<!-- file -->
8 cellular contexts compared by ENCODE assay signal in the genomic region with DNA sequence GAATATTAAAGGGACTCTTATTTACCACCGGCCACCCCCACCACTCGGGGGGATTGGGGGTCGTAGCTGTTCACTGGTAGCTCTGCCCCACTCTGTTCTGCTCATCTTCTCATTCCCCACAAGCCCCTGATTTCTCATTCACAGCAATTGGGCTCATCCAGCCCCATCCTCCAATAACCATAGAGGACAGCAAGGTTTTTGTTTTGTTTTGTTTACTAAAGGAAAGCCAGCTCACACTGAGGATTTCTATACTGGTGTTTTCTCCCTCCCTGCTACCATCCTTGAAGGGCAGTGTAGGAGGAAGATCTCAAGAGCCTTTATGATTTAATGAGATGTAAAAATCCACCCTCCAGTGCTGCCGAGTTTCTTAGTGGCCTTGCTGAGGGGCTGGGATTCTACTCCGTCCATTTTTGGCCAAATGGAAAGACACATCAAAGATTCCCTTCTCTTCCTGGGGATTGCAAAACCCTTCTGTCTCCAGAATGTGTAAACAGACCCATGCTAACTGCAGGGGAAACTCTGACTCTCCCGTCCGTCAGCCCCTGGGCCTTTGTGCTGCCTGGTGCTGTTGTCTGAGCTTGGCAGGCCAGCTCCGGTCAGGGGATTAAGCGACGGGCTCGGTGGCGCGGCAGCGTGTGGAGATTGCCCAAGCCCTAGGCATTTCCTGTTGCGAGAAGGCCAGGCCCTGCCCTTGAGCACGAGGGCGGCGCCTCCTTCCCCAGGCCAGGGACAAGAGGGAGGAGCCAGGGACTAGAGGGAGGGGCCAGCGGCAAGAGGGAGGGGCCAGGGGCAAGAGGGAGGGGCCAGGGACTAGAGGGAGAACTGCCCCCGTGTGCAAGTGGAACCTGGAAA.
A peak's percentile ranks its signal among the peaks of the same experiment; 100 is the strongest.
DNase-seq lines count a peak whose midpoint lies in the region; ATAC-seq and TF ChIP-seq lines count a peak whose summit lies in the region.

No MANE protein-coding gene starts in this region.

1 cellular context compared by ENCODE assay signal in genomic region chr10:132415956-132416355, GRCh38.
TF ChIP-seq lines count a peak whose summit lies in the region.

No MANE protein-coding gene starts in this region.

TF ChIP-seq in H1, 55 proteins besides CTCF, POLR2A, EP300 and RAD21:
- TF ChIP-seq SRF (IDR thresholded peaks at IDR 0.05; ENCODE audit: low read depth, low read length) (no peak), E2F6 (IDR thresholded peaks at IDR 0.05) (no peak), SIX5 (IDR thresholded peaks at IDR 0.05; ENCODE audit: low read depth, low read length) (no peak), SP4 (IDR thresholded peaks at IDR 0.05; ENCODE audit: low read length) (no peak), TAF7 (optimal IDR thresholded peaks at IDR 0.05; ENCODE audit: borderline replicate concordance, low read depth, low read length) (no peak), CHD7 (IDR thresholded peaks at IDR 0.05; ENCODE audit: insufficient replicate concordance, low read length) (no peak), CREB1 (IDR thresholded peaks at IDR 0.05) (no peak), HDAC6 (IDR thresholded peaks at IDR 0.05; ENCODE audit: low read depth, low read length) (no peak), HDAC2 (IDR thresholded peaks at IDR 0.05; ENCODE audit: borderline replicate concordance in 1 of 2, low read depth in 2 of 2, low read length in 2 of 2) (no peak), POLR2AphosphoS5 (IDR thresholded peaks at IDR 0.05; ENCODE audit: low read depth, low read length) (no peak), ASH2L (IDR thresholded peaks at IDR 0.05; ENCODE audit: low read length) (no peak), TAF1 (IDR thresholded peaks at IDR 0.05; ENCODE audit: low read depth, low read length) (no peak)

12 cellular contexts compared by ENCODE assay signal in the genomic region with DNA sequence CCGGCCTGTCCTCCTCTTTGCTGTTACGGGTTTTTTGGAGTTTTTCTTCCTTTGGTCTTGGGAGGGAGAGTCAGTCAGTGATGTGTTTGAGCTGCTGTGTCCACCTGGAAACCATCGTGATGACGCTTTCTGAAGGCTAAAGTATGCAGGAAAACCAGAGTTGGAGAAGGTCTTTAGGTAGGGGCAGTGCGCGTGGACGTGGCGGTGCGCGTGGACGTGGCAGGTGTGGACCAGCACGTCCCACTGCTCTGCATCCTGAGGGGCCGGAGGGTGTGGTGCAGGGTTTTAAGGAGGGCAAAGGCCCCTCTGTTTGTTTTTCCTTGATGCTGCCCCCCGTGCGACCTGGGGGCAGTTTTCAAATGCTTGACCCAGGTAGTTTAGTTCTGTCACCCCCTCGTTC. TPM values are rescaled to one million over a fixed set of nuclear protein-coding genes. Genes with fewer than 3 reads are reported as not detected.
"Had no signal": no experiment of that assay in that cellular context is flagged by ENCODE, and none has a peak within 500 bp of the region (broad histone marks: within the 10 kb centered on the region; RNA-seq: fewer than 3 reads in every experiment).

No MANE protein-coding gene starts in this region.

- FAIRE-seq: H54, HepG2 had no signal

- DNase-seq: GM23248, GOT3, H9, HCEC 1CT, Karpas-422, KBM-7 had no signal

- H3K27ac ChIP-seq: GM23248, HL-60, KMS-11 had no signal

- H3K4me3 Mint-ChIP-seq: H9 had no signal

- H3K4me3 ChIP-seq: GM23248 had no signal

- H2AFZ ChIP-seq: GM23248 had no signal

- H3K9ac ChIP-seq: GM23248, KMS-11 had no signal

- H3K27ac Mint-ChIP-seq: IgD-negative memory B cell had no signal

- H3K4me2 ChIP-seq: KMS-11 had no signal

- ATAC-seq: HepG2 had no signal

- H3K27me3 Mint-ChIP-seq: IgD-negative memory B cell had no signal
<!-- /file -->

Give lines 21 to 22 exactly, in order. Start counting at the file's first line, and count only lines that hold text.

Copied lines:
- H3K4me2 ChIP-seq: KMS-11 had no signal

- ATAC-seq: HepG2 had no signal